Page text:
Author's replyBMJ 1996; 312 doi: https://doi.org/10.1136/bmj.312.7040.1227c (Published 11 May 1996) Cite this as: BMJ 1996;312:1227
- H Bounameaux
- Senior lecturer Division of Angiology and Haemostasis, Department of Internal Medicine, University Hospital of Geneva, Geneva, Switzerland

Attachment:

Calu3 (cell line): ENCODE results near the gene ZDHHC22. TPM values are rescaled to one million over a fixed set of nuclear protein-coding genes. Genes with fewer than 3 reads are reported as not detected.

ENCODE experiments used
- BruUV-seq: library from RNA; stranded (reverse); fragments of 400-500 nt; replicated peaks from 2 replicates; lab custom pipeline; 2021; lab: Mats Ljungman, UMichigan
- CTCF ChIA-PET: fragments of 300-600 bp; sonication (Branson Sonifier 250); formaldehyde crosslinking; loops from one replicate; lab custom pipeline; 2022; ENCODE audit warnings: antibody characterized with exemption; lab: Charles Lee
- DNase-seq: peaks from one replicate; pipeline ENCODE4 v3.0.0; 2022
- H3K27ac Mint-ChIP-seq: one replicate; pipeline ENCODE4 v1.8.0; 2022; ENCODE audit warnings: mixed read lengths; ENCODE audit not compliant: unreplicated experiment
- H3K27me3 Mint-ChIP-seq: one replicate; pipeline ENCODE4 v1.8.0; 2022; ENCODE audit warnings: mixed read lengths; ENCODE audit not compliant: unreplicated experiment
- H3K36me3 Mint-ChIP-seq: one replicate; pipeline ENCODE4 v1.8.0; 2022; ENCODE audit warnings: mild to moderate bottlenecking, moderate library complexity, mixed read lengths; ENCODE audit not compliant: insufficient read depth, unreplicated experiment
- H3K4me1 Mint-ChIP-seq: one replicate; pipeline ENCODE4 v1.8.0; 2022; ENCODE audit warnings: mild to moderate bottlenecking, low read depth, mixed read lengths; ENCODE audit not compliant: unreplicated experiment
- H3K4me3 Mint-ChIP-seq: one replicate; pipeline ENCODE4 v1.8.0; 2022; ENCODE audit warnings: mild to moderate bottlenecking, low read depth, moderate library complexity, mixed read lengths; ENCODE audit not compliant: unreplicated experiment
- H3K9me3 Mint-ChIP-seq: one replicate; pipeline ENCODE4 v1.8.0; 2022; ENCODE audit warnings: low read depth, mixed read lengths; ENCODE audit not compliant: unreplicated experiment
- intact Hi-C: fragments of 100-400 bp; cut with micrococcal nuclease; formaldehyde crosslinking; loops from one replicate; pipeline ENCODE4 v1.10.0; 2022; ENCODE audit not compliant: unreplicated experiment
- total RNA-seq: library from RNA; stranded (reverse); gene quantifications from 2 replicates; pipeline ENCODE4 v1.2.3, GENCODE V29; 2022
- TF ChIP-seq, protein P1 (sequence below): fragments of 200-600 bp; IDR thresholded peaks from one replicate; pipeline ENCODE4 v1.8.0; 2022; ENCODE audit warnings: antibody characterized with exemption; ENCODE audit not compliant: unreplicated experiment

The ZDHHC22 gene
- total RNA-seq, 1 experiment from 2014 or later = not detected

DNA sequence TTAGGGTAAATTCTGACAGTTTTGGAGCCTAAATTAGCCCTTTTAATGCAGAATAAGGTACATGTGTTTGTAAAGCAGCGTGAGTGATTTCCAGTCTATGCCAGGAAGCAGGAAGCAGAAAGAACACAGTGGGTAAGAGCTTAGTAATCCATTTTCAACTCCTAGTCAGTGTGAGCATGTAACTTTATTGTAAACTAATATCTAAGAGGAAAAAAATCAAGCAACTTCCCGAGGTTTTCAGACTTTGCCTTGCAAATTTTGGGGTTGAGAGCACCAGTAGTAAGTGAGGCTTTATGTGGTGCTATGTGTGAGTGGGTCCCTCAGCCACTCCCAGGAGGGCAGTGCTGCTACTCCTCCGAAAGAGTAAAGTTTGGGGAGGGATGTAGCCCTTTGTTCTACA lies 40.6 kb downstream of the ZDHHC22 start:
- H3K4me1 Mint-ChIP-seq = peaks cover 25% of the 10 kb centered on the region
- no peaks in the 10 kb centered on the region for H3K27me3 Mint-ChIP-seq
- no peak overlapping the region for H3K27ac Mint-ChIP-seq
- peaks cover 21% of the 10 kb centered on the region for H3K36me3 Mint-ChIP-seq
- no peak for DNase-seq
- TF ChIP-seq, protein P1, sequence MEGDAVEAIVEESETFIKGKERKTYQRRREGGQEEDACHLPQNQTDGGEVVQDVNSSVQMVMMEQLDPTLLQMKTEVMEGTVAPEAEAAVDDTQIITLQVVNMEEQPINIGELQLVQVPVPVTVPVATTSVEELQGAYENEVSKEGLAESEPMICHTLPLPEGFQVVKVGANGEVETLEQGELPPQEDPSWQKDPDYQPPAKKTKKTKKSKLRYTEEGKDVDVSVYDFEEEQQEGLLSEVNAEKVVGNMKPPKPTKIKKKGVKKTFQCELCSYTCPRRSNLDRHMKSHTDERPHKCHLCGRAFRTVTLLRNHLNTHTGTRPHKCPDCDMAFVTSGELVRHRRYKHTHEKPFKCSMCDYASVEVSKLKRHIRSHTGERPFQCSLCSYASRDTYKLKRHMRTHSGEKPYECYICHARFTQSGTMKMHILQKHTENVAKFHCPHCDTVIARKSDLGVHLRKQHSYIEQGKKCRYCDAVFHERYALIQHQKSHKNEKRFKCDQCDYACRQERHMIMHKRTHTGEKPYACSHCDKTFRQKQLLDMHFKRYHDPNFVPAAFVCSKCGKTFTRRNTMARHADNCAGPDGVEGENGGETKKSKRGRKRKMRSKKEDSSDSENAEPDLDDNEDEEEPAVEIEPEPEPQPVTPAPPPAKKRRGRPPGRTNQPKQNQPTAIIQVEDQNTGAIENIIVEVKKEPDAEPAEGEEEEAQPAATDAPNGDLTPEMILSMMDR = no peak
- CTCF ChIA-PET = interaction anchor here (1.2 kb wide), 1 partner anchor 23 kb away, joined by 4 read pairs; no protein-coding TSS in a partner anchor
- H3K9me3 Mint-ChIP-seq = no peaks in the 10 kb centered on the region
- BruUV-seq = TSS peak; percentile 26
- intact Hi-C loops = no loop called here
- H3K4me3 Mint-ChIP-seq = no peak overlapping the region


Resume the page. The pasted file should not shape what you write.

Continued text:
EDITOR,—T M Allan and A S Douglas's additional data on the increased risk of fatal pulmonary embolism in the cold months are interesting. As we stated in our paper, however, these data do not necessarily contradict our observation of a lack of seasonal variation in deep vein thrombosis, the source of pulmonary embolism. Indeed, comorbidities related to the winter might contribute to a reduced tolerance to small emboli. Alun Tomkinson questions our crude grouping of events by monthly or arbitrary seasonal periods, though this makes sense in a study that aimed at assessing monthly and seasonal variations. Admittedly, our data do not exclude the possibility of daily variations in the occurrence of deep vein thrombosis related to changes in ambient temperature (or barometric pressure or humidity). Since we had no access to these meteorological data, we are unable to study this interesting hypothesis.